"The department supports the goal of a tobacco-free military," she said. "However, achieving that goal will in part depend on coincident reductions of tobacco use in the civilian population.

"We look forward to using the committee's findings and recommendations as we address this challenging health and readiness issue."

Reach Preston Sparks at (803) 648-1395, ext. 110, or preston.sparks@augustachronicle.com.

BY THE NUMBERS

LESS THAN 20: Percentage of Americans using tobacco

30: Percentage of active-duty military personnel using tobacco

22: Percentage of veterans using tobacco

50: Percentage of military personnel returning from Iraq and Afghanistan who smoke, as opposed to nondeployed military

$1.6 BILLION: Amount the Department of Defense spends each year on tobacco-related medical care, increased hospitalizations and lost work days

Source: Institute of Medicine Committee

MILITARY SMOKING NUMBERS

Fewer than one in five, or less than 20 percent: Americans using tobacco

30: percentage of active-duty military personnel using tobacco

22: percentage of veterans using tobacco

50 percent higher: the smoking rate among military personnel returning from Iraq and Afghanistan as opposed to non-deployed military

$1.6 billion: amount the Department of Defense spends each year on tobacco-related medical care, increased hospitalizations and lost work days

Source: Institute of Medicine Committee

Comments (16) Add comment
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Callisto
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Callisto 07/17/09 - 02:50 am
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"We'll let you make the

"We'll let you make the choice to enlist and put your life at risk to serve your country, but we aren't going to let you make the choice on smoking. You are allowed to get shot and blown up, but you can't have a smoke to calm your neves afterwards." I'd recommend the news services have their crews in place the day they try and ban smoking in the last couple of places it's allowed at VA medical facilities - it won't be pretty......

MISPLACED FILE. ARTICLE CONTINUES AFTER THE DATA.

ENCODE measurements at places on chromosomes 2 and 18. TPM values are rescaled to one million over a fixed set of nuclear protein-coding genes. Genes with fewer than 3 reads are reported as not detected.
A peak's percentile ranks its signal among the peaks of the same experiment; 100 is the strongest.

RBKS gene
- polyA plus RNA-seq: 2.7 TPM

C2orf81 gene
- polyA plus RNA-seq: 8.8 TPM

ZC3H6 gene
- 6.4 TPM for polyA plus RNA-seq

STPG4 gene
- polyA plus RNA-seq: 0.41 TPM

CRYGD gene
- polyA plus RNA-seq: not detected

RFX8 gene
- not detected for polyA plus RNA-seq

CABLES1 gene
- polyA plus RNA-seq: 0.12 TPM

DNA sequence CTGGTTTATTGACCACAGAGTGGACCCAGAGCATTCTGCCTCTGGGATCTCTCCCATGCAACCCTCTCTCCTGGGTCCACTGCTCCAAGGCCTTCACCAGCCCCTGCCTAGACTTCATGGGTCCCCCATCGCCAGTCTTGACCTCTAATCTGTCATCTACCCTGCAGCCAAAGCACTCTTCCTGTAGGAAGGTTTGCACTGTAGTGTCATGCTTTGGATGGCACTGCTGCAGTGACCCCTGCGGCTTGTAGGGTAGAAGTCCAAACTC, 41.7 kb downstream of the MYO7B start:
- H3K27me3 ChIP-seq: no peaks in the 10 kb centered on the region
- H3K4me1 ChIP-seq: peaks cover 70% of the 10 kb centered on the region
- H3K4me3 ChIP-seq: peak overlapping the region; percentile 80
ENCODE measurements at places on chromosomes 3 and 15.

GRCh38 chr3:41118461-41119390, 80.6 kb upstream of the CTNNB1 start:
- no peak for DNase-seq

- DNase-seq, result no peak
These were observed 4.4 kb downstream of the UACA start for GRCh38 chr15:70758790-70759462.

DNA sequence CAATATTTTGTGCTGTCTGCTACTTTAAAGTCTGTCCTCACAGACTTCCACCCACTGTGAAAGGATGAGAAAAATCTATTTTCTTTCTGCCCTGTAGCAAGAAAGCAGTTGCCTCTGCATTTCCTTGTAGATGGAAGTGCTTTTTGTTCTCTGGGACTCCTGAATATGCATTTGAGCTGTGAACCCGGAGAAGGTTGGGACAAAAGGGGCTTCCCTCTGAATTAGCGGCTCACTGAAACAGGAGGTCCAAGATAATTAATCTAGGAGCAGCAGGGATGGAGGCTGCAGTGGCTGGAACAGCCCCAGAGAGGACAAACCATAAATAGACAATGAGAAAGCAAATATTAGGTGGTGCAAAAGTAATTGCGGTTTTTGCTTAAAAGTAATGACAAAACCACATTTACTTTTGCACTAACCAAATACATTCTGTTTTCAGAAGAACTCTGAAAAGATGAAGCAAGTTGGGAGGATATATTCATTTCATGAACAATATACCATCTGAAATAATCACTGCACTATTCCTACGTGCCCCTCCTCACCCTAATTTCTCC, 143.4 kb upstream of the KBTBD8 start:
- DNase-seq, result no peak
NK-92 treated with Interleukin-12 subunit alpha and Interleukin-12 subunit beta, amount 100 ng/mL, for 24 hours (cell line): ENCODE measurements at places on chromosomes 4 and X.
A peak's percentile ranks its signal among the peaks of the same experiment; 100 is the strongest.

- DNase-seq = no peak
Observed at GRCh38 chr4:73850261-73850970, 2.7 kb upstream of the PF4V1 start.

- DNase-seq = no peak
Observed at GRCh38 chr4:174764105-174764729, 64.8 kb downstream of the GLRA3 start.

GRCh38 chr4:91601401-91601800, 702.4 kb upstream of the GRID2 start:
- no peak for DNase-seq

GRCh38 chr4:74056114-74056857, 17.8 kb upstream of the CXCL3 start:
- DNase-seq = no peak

andywarhol
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andywarhol 07/17/09 - 06:52 am
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It'll never pass, because of

It'll never pass, because of the Union. There is a law that there is no smoking within 50 feet of a government building. That doesn't exist at all buildings on Fort Gordon because of the Union. Unless there is a covered area provided to all civilian workers for smoking, they will be allowed to smoke right next to the entrance under the overhangs. IF they cannot stop them from smoking now, I doubt they'll ever be able to.

melzbelz
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melzbelz 07/17/09 - 08:12 am
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So, our president can smoke,

So, our president can smoke, but the soldiers can't? Wow. I don't smoke, but that just doesn't sound right to me.

InChristLove
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InChristLove 07/17/09 - 08:45 am
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It's amazing! I'm seeing my